Rising Suicide Rates in India Alarm Church

Exam-Stress and Poverty Among the Factors

NEW DELHI, India, SEPT. 12, 2006 (Zenit.org).- The Catholic Church in India has appealed for cooperation among the country’s social forces to address effectively the tragedy of suicides, amounting to tens of thousands a year.

On Sunday, the Indian bishops’ conference published a note on its Web site on the occasion of Suicide Prevention Day, stating that “ironically, the suicide rate is rising alarmingly in India.”

Civil authorities link the high rate of suicide to exam-stress, but also to “poverty, dowry menace and indebtedness,” says the episcopal conference.

In this connection, the conference mentions “the recent incidents of mass suicide of farmers in Vidarbha,” in the states of Maharashtra and Kerala.

The menace is more acute in the southern states. According to the bishops’ conference, some 50,000 people in the four southern states of Kerala, Karnataka, Tamil Nadu and Andhra Pradesh and the Union Territory of Pondicherry end their lives every year.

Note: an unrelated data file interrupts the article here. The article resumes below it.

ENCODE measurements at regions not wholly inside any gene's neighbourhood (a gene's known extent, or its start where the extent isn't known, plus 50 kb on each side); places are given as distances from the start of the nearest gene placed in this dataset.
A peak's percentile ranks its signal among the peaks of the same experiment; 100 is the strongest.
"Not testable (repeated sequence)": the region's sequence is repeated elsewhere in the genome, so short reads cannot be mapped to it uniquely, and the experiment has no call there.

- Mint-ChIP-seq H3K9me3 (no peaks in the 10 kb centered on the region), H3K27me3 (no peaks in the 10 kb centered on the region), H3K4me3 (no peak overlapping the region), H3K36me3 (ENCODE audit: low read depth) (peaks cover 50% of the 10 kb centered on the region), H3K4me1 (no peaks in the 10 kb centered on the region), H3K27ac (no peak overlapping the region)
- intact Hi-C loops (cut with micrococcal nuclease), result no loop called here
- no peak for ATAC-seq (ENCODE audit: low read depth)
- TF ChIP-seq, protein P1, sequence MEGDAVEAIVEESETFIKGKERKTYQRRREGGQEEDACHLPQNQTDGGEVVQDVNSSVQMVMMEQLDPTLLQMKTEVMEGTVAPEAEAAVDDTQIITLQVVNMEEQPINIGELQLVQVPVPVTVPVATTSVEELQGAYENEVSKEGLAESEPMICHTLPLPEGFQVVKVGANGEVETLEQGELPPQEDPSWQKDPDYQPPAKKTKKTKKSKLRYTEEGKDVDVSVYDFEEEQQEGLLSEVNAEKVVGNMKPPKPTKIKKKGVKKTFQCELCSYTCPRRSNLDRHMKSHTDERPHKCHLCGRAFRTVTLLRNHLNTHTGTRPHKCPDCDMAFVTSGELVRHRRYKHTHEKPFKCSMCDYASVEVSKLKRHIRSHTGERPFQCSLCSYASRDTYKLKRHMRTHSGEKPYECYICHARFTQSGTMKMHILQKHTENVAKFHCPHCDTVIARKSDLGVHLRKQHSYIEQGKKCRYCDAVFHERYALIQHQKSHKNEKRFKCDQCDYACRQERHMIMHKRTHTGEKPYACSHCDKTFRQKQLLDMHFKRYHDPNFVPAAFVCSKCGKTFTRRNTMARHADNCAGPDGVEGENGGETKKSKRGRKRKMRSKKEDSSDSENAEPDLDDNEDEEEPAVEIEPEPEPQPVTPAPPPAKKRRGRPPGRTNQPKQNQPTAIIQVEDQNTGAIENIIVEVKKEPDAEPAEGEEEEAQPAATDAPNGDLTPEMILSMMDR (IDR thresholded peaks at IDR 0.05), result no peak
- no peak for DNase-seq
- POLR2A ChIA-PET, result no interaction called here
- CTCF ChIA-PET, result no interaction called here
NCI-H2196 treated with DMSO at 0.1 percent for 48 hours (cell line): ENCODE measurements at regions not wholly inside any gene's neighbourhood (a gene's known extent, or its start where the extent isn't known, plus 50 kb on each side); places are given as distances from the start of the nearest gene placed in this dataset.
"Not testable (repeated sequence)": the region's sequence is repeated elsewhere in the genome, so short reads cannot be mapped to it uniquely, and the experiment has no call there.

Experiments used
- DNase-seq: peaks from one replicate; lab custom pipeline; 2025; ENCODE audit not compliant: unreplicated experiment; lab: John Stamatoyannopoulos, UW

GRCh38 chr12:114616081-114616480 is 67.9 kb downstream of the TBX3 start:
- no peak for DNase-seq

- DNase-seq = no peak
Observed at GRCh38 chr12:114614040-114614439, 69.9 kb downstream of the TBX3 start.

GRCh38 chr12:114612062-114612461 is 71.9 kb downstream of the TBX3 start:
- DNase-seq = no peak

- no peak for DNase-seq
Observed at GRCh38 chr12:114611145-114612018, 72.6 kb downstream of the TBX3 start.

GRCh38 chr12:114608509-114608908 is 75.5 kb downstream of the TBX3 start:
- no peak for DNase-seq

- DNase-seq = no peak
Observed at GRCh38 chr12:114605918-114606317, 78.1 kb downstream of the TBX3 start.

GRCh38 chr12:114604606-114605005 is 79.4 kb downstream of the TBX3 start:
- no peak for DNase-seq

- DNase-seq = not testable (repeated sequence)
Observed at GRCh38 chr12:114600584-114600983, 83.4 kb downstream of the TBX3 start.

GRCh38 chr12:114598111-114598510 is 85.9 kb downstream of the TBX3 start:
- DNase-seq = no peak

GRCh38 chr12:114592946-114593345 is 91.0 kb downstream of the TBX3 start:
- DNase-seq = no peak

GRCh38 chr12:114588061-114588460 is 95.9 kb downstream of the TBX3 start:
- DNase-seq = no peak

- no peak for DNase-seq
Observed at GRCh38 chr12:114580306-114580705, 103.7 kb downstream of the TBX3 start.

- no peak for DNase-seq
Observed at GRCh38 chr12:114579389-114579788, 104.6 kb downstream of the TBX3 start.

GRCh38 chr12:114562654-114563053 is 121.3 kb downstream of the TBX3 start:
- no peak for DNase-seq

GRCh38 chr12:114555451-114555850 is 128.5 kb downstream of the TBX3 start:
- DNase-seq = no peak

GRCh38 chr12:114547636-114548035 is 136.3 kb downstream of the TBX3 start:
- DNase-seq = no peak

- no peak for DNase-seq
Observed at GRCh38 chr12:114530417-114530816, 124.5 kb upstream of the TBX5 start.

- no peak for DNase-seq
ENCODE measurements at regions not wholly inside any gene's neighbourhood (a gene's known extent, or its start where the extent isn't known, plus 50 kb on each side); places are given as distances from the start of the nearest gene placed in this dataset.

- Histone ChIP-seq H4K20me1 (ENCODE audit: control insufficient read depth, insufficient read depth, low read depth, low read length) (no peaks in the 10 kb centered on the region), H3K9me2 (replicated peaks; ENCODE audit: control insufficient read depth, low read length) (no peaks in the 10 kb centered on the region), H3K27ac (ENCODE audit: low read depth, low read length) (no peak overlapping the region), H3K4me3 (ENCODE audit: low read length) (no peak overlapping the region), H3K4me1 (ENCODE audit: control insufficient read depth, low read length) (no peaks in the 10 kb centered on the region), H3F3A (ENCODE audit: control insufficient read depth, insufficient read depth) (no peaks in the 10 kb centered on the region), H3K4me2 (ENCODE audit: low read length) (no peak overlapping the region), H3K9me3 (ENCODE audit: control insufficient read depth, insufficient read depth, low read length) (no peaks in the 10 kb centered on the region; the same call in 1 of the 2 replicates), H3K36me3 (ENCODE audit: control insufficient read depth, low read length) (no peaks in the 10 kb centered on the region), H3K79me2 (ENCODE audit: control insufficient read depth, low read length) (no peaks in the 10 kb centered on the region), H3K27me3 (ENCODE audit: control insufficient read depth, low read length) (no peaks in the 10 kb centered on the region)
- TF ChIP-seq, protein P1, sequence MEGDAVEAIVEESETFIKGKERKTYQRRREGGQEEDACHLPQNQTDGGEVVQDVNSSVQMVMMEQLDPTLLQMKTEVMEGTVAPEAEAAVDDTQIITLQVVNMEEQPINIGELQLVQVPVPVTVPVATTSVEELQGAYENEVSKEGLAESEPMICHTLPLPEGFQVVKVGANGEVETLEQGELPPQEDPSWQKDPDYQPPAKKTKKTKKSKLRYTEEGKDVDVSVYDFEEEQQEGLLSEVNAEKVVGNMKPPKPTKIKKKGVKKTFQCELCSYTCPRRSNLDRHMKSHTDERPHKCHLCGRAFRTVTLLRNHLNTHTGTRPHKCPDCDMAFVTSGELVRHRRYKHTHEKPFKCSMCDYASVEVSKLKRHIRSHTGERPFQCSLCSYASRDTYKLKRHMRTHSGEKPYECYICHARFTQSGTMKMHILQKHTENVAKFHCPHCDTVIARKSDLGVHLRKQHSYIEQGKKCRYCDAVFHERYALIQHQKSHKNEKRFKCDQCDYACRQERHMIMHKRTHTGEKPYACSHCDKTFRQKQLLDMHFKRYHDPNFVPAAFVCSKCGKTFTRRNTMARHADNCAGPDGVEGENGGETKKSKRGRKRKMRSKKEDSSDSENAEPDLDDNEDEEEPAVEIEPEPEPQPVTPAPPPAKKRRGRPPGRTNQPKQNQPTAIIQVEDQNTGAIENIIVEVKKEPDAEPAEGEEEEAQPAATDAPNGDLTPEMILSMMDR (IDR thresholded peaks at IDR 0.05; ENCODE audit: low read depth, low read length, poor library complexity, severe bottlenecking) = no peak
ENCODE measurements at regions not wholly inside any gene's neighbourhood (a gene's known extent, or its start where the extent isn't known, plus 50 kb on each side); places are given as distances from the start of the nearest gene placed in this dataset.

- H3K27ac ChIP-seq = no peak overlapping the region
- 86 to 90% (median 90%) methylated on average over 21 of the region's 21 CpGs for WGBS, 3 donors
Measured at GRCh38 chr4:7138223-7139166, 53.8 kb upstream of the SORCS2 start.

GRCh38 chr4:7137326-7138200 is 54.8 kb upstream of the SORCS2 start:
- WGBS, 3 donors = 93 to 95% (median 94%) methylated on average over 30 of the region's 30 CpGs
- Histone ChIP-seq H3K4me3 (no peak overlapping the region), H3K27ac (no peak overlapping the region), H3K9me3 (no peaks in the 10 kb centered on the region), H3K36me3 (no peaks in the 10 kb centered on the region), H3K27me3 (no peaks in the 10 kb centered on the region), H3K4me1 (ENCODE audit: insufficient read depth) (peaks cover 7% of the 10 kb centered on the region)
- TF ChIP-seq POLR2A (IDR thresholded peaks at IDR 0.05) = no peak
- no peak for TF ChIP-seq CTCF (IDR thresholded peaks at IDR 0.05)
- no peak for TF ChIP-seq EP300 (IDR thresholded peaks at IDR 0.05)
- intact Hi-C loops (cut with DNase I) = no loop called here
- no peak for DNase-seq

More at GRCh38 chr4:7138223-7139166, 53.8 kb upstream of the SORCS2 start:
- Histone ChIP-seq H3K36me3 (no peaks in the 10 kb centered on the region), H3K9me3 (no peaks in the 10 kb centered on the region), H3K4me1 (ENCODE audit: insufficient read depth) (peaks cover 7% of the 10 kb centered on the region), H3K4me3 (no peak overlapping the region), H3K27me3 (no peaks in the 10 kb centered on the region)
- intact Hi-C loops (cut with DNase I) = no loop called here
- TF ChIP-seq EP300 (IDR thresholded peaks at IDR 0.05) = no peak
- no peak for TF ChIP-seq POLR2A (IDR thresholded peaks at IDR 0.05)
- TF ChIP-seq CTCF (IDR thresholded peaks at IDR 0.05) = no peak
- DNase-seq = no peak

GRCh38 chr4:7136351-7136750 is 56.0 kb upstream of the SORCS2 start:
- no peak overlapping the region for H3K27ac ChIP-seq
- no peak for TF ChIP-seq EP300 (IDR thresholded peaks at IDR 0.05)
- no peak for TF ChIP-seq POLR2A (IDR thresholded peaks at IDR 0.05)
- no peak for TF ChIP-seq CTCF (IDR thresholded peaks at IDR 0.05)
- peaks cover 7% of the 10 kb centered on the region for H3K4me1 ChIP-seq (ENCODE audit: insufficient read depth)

“The central government on [its] part has announced a special relief package for the farmers,” the bishops’ conference stated, “but the farmers feel that the aid is on paper only and can do little to help them, as most of the banks have stopped giving fresh loans to the farmers without which they cannot cultivate their lands.”

The episcopal conference also mentions the result of a recent survey by a group based in Tamil Nadu, according to which more than 100,000 people commit suicide in India annually.

“The need of the hour,” said the bishops’ statement, “is a collaborative effort on the part of the faith-based institutions, voluntary organizations and the government authorities so that a check may be kept on this growing menace before things get out of control.”

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